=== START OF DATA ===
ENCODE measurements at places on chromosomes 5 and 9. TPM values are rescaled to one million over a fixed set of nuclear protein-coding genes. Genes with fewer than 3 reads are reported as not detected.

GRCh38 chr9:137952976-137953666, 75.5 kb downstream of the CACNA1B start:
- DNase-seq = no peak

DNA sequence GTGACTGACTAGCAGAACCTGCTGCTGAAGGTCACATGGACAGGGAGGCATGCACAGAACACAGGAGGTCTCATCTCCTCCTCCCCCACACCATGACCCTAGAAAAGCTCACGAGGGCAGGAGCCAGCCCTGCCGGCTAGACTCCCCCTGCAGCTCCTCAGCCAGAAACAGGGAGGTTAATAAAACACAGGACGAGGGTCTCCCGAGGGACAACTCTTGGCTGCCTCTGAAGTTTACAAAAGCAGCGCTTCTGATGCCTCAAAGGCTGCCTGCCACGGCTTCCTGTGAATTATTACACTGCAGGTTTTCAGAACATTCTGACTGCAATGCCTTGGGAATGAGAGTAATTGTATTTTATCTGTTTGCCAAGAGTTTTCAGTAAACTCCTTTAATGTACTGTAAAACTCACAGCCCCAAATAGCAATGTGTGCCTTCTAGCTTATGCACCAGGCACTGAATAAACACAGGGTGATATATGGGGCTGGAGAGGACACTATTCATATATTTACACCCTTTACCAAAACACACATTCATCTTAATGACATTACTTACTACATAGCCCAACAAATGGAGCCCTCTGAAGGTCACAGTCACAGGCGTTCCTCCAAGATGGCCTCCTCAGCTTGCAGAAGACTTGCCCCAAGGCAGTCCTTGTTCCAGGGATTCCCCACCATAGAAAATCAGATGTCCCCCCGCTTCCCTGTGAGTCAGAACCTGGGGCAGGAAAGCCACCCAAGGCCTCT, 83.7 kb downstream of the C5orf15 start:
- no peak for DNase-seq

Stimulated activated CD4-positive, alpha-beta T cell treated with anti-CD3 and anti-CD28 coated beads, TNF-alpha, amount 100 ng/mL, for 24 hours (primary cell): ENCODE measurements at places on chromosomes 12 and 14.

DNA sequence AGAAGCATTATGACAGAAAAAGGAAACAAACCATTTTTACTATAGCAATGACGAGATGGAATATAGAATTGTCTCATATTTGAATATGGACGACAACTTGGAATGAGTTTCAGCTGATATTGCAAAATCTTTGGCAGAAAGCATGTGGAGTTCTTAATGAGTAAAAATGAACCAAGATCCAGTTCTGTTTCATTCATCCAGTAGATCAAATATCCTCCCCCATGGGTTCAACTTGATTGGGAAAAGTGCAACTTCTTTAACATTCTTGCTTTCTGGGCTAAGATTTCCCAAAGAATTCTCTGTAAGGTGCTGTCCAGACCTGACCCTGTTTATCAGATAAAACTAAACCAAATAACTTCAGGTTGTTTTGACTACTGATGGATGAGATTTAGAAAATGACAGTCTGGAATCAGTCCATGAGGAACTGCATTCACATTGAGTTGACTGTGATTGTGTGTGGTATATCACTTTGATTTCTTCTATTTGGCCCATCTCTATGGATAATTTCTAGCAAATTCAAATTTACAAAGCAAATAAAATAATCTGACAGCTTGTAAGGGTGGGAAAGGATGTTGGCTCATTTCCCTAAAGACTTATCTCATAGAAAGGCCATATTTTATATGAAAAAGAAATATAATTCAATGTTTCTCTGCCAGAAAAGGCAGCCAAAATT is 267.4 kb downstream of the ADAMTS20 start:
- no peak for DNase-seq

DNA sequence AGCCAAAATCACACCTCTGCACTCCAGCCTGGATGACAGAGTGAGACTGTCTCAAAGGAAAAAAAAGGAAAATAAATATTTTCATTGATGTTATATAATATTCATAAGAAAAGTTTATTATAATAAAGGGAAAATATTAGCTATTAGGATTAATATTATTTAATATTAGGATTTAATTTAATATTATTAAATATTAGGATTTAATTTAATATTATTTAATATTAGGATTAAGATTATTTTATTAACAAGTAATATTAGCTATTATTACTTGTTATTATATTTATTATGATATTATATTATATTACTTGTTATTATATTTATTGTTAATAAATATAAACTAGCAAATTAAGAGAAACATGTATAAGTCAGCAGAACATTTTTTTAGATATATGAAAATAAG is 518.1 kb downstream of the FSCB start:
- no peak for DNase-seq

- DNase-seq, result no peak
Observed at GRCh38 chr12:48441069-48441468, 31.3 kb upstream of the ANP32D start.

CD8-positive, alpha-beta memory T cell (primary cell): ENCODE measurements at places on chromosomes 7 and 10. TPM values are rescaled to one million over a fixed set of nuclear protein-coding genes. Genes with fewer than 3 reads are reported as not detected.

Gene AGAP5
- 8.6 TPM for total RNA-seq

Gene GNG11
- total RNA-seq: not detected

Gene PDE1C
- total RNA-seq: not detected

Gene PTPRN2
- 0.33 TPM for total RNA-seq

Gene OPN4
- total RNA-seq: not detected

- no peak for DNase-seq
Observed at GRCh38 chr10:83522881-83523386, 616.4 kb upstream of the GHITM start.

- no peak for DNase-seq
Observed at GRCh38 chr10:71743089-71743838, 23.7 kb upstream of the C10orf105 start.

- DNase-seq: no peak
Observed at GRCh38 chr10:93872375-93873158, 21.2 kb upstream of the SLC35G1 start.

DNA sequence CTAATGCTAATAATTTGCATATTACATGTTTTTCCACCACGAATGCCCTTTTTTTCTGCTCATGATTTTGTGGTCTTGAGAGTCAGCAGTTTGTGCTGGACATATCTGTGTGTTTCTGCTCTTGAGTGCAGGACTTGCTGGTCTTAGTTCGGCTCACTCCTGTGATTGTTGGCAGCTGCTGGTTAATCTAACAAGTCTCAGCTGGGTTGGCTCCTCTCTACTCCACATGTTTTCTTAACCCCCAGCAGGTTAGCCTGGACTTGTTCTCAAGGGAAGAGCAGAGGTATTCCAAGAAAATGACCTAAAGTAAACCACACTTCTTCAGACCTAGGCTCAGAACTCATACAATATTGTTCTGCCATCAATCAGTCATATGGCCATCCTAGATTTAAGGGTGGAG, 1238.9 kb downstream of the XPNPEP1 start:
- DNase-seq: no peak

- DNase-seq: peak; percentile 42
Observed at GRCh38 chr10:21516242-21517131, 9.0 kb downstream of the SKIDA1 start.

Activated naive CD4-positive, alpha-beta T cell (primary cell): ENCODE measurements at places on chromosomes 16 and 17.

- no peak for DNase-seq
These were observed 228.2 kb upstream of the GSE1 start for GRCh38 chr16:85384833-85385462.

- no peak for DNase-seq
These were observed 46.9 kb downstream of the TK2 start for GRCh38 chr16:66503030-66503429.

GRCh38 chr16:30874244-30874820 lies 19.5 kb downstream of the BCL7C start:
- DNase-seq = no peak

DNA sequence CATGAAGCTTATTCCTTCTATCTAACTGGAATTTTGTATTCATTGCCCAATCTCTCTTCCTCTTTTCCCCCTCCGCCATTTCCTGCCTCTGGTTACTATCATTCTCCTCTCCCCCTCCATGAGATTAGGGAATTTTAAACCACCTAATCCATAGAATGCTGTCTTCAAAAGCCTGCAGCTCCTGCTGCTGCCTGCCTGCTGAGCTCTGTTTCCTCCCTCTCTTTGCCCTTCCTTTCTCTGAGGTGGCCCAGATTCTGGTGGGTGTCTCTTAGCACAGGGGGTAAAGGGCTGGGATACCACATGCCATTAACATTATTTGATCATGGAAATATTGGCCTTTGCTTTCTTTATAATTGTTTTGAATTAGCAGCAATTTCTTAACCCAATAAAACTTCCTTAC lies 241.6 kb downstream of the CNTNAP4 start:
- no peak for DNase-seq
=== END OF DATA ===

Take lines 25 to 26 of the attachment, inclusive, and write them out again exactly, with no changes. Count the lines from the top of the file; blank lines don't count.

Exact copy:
Observed at GRCh38 chr10:83522881-83523386, 616.4 kb upstream of the GHITM start.

- no peak for DNase-seq